All the accessory dealers were there, and Touratech had a big stand – I now have their catalogue in Italian!

Huge and busy is how I would sum it up. Out the back was a show by Chris Pfeiffer which was an unexpected result – he was demonstrating on his usual F800R and a new R1200GS, and there was also a supercross stage which was well impressive. All in all there was too much to see in a day – an excellent result.

Like I mentioned before it is a proper trade show, so you will not find anything to buy – it is open to the public but there is a lot of trade networking going on with new model launches and nothing being sold on the stands. If you like to go to Motorcycle shows to see stuff (but perhaps not buy) then I would go.

EICMA 2012 from Edinburgh

Further to my previous post here is a shorter summary post on our Itinerary.

How we got there

We flew EasyJet from Edinburgh Airport to Milan Malpensa with one item of hold luggage. The Winter schedule is quite light midweek so watch for this adjustment. In hindsight we would travel with proper full size hand luggage and use that instead to be quicker and save the extra cost.

I bought return tickets for the Malpensa Shuttle from Malpensa to Central Rail Station. You can buy tickets on the EasyJet flight for the same amount of money as online. Almost everyone from the flight caught the shuttle so it is very easy to find if you follow the crowd.

To get to the show from Milan we used the Metro Red Line and used the Porta Venezia station direct to the RHO Fieramilano. There is a special zone ticket for 5 Euro Return. The  ticket machines in the station are multilingual and take notes, so simply switch the display to English (or your language of choice). The journey is fairly long but it was great to see the train fill up with people going to a Motorcycle show, fantastic. Again at the RHO Fieramilano follow the crowd; there is a huge underground passageway that takes you from the platform to the entrance to the show.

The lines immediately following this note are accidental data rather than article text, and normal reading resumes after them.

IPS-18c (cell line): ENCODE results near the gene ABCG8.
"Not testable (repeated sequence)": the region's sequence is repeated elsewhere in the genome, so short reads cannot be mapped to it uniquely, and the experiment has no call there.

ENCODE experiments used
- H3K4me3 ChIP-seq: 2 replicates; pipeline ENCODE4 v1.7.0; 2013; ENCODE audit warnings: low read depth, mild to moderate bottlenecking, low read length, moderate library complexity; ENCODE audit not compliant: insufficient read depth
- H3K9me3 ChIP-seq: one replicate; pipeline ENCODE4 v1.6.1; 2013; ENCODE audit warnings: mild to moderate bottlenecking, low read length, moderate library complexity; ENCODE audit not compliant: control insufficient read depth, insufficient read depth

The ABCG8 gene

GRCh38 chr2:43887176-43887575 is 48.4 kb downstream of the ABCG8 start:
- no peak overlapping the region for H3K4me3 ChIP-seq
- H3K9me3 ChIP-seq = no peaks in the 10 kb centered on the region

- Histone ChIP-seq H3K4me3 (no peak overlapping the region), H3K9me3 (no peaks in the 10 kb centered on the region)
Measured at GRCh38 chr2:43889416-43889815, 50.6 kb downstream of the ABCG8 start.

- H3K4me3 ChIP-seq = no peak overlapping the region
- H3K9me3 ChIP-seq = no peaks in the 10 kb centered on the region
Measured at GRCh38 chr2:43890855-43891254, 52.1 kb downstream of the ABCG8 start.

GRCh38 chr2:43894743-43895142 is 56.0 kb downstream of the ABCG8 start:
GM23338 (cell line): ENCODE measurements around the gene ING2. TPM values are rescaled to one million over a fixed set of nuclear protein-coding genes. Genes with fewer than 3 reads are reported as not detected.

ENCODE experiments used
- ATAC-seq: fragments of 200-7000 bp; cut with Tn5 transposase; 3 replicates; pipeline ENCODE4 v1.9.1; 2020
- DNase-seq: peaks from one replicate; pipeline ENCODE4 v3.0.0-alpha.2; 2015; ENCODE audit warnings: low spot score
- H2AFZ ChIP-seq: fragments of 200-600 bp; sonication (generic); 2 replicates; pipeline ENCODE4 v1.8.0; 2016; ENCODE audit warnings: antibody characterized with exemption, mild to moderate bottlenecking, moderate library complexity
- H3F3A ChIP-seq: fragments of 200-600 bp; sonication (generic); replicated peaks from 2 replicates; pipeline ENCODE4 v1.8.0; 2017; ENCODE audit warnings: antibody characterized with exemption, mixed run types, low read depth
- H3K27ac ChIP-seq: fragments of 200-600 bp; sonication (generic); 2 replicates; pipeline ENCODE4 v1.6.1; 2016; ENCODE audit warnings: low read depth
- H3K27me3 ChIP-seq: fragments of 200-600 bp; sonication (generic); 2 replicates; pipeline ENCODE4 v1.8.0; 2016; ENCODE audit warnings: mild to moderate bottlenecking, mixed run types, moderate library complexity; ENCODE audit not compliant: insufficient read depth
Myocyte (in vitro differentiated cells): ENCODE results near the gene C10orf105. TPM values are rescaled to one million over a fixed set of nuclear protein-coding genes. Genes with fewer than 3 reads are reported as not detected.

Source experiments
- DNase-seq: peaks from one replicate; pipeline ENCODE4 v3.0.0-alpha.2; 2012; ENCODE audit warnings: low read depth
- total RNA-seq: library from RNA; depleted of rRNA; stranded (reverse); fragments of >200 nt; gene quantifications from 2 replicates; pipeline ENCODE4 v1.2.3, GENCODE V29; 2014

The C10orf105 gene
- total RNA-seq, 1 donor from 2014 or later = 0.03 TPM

At the show

The show was very busy when we got there, fortunately I had my ticket already. MrsL was handed a ticket as soon as we found the queue, and streamed to a turnstile specifically for the visiting “Ladies”. This was a bit hard to see in the scrum at the entrance but look for it if it applies. I joined the rest of the males in the big crown going through, as it was busy I sent MrsL through and she had a chat with another visitor from France who had also left her husband to queue up too.

The show is very very big and we literally stumbled on events and parts of the exhibition, we popped out for some fresh air and found Chris Pfeiffer doing a show. We completely missed Jorge Lorenzo on the Yamaha stand. It is a tough call to cover in a day but worth the research. It is a proper trade show so as far as I could see you can’t buy the stuff you see, and in a way it was similar to work trade shows in terms the variety of large and small companies.

Where we stayed

We stayed at the Ibis Milano Centro and I bought the cultural package online to get breakfast. Breakfast was a continental buffet arrangement and it was interesting to try and guess who else was going to the show. The event is that big and there were at least three groups that I reckon were at the show based on their branded clothing. The front desk staff were great in accommodating me by speaking English and very helpful. Unlike British hotels you don’t get tea & coffee making facilities.

In terms of the locale, the bits we used were:

  • We used the Porta Venezia metro station on the red line. This got us both to the show and to the metro nearest to the start of the City Sightseeing Tour.
  • The Ice Cream shop we visited was Grom on Corso Buenos Aires. There are a few of these shops around Milan. They have several chocolate flavours.
  • There is a Supermercato Punto around the corner in Via Lazzaretto which opens late and is great for grabbing supplies.

Where we eat

This was a short stay and on the cheap so don’t expect posh:

  • The local McDonalds right beside Porta Venezia had the usual expected fare plus a few local twists, and they have an espresso bar which had fantastic tiramisu.
  • We eat breakfast at the hotel, this was a continental buffet with cold meats, cheeses, croissants and other pastries, fruit juice machines and coffee machines to help yourself to.